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Updated: 17th February 2020

Understanding Trading Administrations

When a company enters administration, control passes to the administrator who assesses the potential for business rescue. An eight-week moratorium period allows them to formulate a plan without the threat of legal action, and find the best way forward for the company.

There are several potential routes out of administration, including liquidation, sale of the business, and the company trading its way out of difficulty. Even in administration a company can trade and depending on the circumstances, the office-holder may decide that this offers creditors the best chance of higher returns.

Creditors’ interests are always placed first by the office-holder, and trading administrations are often used when a company is expected to recover. So what happens in practice when a company in administration continues to trade?

Trading whilst in administration

A company can trade in administration, but the directors are not in control during this period. It’s only when administration ends that directors take over the running of the company again with a view to trading their way out of financial distress.

In other instances the longer-term plan might be to sell the business as a going concern, and trading whilst in administration helps to preserve its value. Companies can be in administration for up to a year, but this timescale can be extended with agreement from the court if necessary.

Directors need to comply with the administrator’s plans for the business until such time as control is handed back. These plans will involve reorganising or restructuring the company to best achieve the administrator’s aims.

Exiting a trading administration

A common method of restructuring a company’s debt whilst carrying on trade in administration is to negotiate a Company Voluntary Arrangement (CVA). This involves formally negotiating with creditors to repay debts at an affordable rate over the longer-term.

Creditors benefit by receiving a proportion of their outstanding monies, and because the arrangement is legally binding, the company can trade without the threat of legal action as long as it meets its obligations under the CVA.

"A company can trade in administration, but the directors are not in control during this period"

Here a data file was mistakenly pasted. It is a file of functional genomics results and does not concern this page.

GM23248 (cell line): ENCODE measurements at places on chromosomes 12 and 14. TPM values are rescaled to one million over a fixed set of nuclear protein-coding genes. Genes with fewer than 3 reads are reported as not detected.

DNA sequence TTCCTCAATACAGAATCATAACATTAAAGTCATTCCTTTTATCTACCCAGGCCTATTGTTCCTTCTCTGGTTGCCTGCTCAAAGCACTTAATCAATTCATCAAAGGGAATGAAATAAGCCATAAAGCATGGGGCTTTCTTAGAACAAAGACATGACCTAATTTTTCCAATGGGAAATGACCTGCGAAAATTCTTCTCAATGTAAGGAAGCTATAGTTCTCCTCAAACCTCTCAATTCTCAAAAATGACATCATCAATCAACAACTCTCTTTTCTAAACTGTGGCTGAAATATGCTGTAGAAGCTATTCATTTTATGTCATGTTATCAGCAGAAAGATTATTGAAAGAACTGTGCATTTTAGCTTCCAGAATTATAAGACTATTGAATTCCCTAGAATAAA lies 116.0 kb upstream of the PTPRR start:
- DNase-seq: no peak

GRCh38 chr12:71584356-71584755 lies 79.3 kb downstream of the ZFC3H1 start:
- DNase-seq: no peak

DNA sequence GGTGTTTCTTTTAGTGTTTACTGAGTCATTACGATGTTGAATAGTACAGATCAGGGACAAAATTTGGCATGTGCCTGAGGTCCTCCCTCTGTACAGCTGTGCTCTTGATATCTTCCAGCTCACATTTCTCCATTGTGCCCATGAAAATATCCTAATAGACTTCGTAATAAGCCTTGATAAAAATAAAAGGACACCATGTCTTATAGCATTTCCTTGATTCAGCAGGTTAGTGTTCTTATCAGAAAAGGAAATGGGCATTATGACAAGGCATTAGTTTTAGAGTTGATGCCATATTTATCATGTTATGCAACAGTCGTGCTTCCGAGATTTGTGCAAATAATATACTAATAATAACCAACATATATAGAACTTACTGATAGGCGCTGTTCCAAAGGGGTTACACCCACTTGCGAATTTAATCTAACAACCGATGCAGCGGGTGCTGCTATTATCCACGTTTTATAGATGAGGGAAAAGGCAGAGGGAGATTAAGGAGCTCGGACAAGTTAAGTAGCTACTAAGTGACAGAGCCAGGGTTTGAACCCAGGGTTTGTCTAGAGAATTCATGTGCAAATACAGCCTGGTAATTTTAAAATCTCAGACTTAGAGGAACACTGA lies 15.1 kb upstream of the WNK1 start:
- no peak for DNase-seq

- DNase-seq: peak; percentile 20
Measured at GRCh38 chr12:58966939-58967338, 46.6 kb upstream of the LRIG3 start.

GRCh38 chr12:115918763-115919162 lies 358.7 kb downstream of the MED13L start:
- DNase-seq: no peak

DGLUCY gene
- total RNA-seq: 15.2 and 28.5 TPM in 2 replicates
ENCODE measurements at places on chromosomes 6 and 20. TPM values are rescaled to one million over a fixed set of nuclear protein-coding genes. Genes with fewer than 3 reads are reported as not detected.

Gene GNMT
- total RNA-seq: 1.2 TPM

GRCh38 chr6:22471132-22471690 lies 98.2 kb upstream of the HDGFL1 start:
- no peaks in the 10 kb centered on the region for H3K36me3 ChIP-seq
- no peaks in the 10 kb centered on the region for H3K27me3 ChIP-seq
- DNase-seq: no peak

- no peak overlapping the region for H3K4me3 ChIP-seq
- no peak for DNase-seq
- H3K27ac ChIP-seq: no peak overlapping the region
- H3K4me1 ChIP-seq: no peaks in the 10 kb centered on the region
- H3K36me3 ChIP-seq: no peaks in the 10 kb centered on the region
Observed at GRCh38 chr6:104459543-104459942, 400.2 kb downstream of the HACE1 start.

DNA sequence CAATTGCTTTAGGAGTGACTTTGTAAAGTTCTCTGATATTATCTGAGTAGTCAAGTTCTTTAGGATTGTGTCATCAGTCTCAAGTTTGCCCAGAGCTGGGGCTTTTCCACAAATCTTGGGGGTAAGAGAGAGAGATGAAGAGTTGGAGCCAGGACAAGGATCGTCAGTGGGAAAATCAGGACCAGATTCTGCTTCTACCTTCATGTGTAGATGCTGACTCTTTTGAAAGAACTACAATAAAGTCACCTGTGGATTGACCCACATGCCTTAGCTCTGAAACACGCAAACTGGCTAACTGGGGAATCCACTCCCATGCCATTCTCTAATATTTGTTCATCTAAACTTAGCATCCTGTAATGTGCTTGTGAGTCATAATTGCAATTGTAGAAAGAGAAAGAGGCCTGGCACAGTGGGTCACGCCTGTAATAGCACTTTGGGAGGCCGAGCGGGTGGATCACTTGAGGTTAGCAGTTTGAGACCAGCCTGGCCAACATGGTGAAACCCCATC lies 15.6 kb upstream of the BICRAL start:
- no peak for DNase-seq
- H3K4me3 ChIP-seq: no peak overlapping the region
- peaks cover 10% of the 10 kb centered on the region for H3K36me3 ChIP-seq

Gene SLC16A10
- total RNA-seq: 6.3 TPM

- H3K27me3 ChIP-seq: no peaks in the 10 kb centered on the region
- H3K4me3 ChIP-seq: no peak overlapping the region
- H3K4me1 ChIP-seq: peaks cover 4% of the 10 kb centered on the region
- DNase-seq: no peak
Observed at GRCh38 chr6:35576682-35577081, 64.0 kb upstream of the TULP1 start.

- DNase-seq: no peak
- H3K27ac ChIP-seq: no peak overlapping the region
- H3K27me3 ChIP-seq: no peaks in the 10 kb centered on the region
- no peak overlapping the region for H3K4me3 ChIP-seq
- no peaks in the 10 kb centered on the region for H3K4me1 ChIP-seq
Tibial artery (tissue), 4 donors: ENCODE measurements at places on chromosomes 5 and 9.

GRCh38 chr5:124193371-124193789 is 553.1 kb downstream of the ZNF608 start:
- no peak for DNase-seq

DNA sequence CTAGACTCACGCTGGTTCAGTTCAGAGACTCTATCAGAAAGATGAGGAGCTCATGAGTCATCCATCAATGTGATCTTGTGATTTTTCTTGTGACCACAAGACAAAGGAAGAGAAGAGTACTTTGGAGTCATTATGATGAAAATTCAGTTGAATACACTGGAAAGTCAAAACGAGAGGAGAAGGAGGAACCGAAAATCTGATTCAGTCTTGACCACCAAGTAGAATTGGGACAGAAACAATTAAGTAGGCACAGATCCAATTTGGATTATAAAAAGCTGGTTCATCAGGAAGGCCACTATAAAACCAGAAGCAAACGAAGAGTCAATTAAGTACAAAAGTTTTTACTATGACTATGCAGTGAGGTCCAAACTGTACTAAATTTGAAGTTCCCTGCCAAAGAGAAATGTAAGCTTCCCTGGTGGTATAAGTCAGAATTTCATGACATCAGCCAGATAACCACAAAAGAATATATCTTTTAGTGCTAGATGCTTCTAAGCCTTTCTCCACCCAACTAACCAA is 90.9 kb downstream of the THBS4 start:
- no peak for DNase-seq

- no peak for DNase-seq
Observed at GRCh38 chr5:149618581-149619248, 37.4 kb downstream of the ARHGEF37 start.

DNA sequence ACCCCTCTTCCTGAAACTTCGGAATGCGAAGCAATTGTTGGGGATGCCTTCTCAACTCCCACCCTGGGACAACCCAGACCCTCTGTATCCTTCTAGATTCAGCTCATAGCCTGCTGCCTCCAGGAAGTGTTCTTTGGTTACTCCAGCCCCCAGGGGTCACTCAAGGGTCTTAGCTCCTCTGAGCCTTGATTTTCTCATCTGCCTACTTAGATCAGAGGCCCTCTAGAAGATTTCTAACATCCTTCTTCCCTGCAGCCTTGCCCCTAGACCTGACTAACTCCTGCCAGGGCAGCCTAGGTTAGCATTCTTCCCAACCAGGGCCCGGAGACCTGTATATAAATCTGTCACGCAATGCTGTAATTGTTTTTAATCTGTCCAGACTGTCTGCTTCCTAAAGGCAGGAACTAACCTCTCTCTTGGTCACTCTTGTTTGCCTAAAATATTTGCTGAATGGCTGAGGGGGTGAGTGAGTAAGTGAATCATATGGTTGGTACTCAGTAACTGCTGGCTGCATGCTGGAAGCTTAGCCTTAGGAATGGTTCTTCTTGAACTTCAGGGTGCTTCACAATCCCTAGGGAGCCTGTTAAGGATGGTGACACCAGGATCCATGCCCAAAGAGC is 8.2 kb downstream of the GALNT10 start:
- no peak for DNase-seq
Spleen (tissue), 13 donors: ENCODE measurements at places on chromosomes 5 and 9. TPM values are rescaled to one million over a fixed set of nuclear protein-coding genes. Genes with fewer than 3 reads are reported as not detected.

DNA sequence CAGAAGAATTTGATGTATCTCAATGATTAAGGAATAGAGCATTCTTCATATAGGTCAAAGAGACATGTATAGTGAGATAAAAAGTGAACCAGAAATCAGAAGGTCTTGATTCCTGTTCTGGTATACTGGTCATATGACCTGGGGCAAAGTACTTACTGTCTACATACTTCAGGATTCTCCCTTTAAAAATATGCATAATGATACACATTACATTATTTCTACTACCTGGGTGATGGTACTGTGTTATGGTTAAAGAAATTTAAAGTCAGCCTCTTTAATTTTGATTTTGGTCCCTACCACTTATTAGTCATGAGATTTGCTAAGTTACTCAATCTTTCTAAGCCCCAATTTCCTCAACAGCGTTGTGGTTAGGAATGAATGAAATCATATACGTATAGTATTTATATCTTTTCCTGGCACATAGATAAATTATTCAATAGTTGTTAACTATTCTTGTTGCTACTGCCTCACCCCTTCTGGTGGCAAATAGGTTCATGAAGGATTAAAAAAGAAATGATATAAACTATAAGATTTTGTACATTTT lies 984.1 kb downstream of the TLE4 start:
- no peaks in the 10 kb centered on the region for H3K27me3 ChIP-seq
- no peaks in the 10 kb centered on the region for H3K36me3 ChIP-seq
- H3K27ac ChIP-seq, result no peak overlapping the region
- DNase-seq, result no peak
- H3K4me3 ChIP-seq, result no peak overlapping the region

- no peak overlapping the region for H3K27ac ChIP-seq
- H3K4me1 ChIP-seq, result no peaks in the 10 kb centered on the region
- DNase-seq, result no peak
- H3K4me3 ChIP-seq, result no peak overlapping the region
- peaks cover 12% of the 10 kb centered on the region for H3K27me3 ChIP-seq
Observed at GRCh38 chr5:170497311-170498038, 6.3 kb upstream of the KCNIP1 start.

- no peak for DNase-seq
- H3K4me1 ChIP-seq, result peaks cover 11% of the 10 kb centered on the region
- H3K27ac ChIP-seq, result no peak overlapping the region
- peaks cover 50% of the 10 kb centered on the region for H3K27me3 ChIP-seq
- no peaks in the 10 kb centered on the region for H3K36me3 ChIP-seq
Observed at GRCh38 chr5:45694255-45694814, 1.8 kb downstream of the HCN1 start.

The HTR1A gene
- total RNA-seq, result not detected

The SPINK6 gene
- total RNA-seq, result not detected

What are the advantages of trading whilst in administration?

  • Damage to the company’s reputation is lessened due to the continued trade
  • The company is protected from legal action
  • Directors regain control of the business once administration ends
  • Inventory values are protected whilst trading
  • Additional charges and interest on the debts are frozen
  • Tax debts may be included in the CVA

Are there any disadvantages?

  • Directors lose control of the company when they enter administration
  • The company’s financial position is made public
  • Directors may not be able to appoint the administrator – in some cases, the bank will appoint their own
  • Although the impact of bad publicity is reduced due to the company’s continued trade, there will be some loss of reputation

Why choose a trading administration?

Administration is designed to help businesses that are fundamentally viable to recover. It can save jobs, provide creditors with greater returns than would otherwise be possible, and offers a vital ‘breathing space’ in which to formulate a plan for the future.

Although as a director you don’t have control over what happens to the company in administration, carrying on trading is a sign that it has the potential to recover its footing in the market and return to profitability.

If your company is in financial distress and you’re worried about the future, our expert team at RBR Advisory can help. We specialise in helping businesses recover from insolvency, and will advise on the best way forward. We operate a network of offices around the UK, and can arrange a free same-day consultation to quickly establish your needs.

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